Meditation can be a refuge, but it is not a practice in which real life is ever excluded. The strength of mindfulness is that it enables us to hold difficult thoughts and feelings in a different way—with awareness, balance, and love.
The first time I meditated, I was in my friend’s living room in high school. His mom was teaching us yoga in their living room filled with windows and trees and a bright blue carpet. Laying down, she guided us to focus on our breath, catching the rise and fall of our bellies’ inhales and exhales.
Afterwards, as soon as I could get my hands on a notebook, I jotted down a bunch of ideas. As a teenager with a relatively clear head, I often got ideas for writing or artwork while meditating. (Even today, if I’m able to go “deep” enough in meditation, I often see different colors or images – something that I thought was weird at first, but which I’ve come to appreciate.) It was from that point on that I created a deep, paired relationship with my creative outlets and meditation. To me, the two belonged together.
As I got older – and had less time for writing and artwork, more time for the constant pull of daily life – I lost my meditation practice. From time to time, I would plant myself on the floor, spine tall, and focus on my breathing for a few minutes. Then, I’d pull out a pen and paper to write: either about my practice, or something else completely.
I can’t pinpoint exactly when I started meditating daily. I assume it was somewhere around the time I finished my yoga teacher training – or, at least, the seed was planted then. Nevertheless, at some point, I decided it was important for me to incorporate meditation into my daily routine and, over the past two years, have built this habit into my life.
There are a ton of articles about the health benefits of meditation. It reduces stress and anxiety. It increases self-awareness and compassion. It helps with sleep and healing. It even increases gray matter in the brain.
For me, here’s what I’ve found: when I meditate, I’m better able to focus throughout the day. I get more work done in less time with fewer distractions. At the same time, it also helps me to feel more emotionally balanced. That’s not to safe I don’t have my ups and downs, but I find that I’m better able to weather the general frustrations of life when I’ve meditated.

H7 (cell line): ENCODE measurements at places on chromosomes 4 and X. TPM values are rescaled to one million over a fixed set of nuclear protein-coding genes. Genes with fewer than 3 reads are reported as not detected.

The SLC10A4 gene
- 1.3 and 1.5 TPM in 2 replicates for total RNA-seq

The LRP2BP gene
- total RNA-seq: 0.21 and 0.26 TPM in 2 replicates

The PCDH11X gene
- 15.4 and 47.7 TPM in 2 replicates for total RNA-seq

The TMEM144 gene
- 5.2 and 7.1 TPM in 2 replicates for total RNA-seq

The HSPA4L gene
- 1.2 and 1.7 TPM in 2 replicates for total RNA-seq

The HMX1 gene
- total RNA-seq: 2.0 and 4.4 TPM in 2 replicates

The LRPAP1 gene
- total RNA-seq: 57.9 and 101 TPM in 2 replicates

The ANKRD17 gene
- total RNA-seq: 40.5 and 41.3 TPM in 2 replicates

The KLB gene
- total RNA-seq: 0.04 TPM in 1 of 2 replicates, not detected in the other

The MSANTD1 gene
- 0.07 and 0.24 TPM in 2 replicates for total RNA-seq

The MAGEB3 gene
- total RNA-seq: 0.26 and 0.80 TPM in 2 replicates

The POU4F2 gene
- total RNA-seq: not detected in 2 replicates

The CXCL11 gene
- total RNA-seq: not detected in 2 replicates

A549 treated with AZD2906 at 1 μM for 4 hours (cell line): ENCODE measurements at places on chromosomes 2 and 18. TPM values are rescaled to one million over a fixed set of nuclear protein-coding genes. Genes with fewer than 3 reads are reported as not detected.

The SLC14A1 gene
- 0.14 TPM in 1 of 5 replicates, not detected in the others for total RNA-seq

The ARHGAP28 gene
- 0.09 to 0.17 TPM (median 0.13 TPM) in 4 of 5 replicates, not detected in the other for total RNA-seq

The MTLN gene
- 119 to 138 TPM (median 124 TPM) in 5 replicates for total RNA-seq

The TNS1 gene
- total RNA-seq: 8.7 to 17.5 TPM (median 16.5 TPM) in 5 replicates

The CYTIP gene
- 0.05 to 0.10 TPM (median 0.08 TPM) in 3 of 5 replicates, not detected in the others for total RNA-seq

While meditating for an hour is an amazing practice that certainly has its own host of benefits, it’s not for everyone. And certainly not for everyone on a daily basis. For me, what works is meditating for about five minutes per day, typically in the morning. It’s a short enough period of time that I can fit it into my schedule pretty much every day. It’s long enough that I’m able to feel the benefits. (Though I maintain that one minute is better than none.)
It’s also a way of prioritizing myself. Meditating is something that I know makes me feel better. Even on the busiest of days, taking five minutes for myself is a way of saying, “Hey, I know I need to do X, Y, and Z right now. But I need these five minutes for myself.” Even just for a few moments, I reclaim my time.
How I meditate
There are many, many types of meditations out there. Guided meditations. Walking meditations. Sound meditation. Meditations where you play with the length and depth of your breath. Meditations where you just observe your breath.
It all depends on your preference.
In December, I took a two-day meditation course with April Puciata at Tula Yoga. Having never taken a meditation course before, I wasn’t sure what to expect. In the end, I found it extremely enlightening and left feeling excited about my meditation practice.
In our course, we tried at least six meditations and breath practices, ranging from a meditation where the focus was to simply focus on your breath (Apa Japa) to a guided meditation that included visualizations and a manta (So Hum). After each meditation, April asked us, “What did you think?”
We each had the space to explore what we liked and didn’t like. Some meditations felt too intense. Others, not intense enough. Sometimes a meditation brought up intense emotions, so some of us opted to stop. Other meditations brought up positive feelings and, I’m sure, many of us have incorporated those meditations into our practice.
In the process of practicing meditation – because it is a practice – we were working on our ability to observe our thoughts without attachment. As such, we were able to try, evaluate, and share our feelings on different meditations without attachment, too.
Ultimately, it’s about trying and seeing what works for you.
Personally, I like five minutes of breath awareness in the morning. It’s enough for me to feel centered. Anything longer and I start to feel spaced out during the day. For others, five minutes may not be enough. Or meditating in the morning may be a recipe for oversleeping your alarm and showing up late to work.
It’s all about testing
Figuring out what works for you. Giving yourself time and space to practice, without worrying about knowing how or being good at meditating. (FYI: everyone’s mind wanders when meditating.) If sitting still or focusing on only your breath isn’t your thing, try different ways of tapping into mindfulness. It will have different benefits and different effects for everyone. But we can all benefit from a little more slowness and a little more presence.